Professor Rob Newton is the Associate Dean of Medical and Exercise Sciences and the Co-Director of the Exercise Medicine Research Institute, School of Medical and Health Sciences at Edith Cowan University in Perth, Australia.
Dr. Newton offers exercise recommendations for men with prostate cancer.
Have you had any patients whose cases have changed the way you view your role as a clinician or how you approach talking about exercise with prostate cancer patients?
Dr. Robert Newton: Definitely. One fellow in particular had never exercised since he was a young boy, was quite overweight, and had very low fitness. When diagnosed with prostate cancer his urologist told him, “Don’t worry about having cancer, because you are going to die of a heart attack long before your prostate causes you problems.” I worked with the dietician in our team to develop a very low caloric diet and a relatively high volume exercise program for him. He lost 21 kg of fat in eight weeks. The transformation in his health and fitness was phenomenal. His urologist could not believe the change and commented that the prostatectomy was much easier and more successful than he expected.
This, and many other experiences supporting men with prostate cancer, has convinced me of the massive difference that an appropriate exercise prescription can have for these patients. We can definitely improve their outcomes.
What do we know about the impact of exercise on prostate cancer progression? What do we know about the impact exercise can have on how men with prostate cancer withstand specific treatments—surgery, radiation, hormonal therapy, etc?
Dr. Newton: As yet, there is not definitive clinical trial evidence of the impact of exercise on prostate cancer progression. We are currently running a world first trial in men with localized disease specifically to address this question.
However, preclinical experiments involving prostate cancer cell lines have demonstrated up to 30% suppression of growth. There are now several animal studies demonstrating similar cancer suppression. What is more clearly supported by multiple human trials is that specific exercise reduces complications and side-effects of surgery and various treatments and may also actually enhance the effectiveness of radiation therapy and chemotherapy.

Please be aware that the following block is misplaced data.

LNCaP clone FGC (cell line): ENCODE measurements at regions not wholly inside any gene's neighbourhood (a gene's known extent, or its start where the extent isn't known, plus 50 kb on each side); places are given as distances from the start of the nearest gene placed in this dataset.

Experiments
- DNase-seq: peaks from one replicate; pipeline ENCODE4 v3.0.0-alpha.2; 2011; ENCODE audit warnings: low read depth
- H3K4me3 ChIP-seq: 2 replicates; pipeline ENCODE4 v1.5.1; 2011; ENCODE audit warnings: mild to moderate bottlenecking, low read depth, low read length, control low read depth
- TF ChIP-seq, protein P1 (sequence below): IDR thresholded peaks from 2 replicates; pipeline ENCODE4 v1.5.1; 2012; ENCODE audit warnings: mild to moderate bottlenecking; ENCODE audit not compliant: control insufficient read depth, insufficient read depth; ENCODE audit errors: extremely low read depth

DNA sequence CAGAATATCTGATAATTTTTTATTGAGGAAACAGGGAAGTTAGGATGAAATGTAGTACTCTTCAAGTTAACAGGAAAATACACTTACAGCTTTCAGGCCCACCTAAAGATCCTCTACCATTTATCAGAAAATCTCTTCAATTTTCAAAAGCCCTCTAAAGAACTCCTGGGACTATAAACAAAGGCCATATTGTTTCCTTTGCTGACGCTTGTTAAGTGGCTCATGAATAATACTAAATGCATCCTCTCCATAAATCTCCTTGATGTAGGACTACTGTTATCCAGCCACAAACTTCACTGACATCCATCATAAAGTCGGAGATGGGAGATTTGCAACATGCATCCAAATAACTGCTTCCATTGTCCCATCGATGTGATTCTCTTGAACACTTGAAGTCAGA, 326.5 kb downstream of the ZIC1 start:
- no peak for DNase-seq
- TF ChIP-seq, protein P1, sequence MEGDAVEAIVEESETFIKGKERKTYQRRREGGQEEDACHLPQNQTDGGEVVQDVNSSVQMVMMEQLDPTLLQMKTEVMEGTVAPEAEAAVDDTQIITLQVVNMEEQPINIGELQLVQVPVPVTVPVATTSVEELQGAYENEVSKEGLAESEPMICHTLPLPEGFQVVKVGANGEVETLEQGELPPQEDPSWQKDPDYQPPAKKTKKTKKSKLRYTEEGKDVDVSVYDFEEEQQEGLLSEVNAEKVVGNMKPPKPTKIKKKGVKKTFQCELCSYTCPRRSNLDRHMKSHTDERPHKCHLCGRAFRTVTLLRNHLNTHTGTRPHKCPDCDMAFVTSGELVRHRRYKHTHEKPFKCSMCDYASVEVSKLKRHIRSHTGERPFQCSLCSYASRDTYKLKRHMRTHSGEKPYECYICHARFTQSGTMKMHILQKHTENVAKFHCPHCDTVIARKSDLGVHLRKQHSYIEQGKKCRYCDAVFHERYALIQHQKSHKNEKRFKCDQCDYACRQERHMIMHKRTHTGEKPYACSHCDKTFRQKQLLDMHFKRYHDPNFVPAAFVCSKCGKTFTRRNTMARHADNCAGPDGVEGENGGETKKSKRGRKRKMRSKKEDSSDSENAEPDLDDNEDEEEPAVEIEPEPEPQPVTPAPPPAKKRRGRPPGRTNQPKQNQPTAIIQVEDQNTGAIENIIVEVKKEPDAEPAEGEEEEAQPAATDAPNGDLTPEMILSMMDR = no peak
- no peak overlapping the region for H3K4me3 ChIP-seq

For example, work from our team has shown that exercise leading up to prostatectomy surgery results in less incontinence and much better fitness and health.
There is less evidence with regard to exercise improving tolerance of radiation therapy, however, there are strong theoretical mechanisms by which exercise performed immediately prior to a radiation therapy session may actually enhance the effectiveness of the radiation, resulting in greater cancer cell death. This occurs by increasing blood flow through the tumor, facilitating the oxygen enhancement effect of the radiation.
By far, the strongest evidence as to the benefit of exercise is for men on ADT for their prostate cancer. There are now many large randomized controlled trials clearly proving that exercise reduces the toxicities of ADT. In particular, exercise slows or prevents muscle and bone loss and limits the onset of metabolic diseases such as diabetes and cardiovascular disease, which are common side effects of ADT.
Do you suggest men with prostate cancer see a trainer to help them set up an exercise program?
Dr. Newton: Ideally, men with prostate cancer would seek the assistance of a qualified exercise professional, such as a clinical exercise physiologist. These allied health professionals are university trained and have specific knowledge and skills in exercise assessment and prescription for people with chronic diseases like cancer. I do recommend that patients go through this process to ensure that they have an optimal exercise prescription that addresses the morbidities and risk of mortality in a prioritized strategy. This means designing an exercise prescription tailored for the individual and the problems that they are experiencing.
What type of exercise program do you recommend for men on Active Surveillance?
Dr. Newton: Unless there are other comorbidities and provided that the men are relatively healthy, then my recommendation would be for them to try and meet the American College of Sports Medicine guidelines for healthy older adults: 75 to 150 minutes per week of moderate to vigorous aerobic exercise and two or more resistance training sessions exercising all of the major muscle groups. This does not really need the input of a qualified exercise professional, but could be pursued under self-management or in a local fitness center.
What type of exercise program do you recommend for men on ADT?
Dr. Newton: Men on ADT may experience considerable toxicities, which impact their physical structure and function as well as greatly increase the risk of chronic diseases such as diabetes and cardiovascular disease. These men really need a tailored exercise prescription that targets the health issues causing them the greatest morbidity. For example, loss of muscle mass is a major problem for men on ADT. It requires a highly specific program of resistance training involving higher volume (or dosage) combined with a protein intake of at least 1.6 g per kilogram body weight per day. Maintaining muscle mass in these men is very important because it is a strong predictor of cancer recurrence and mortality.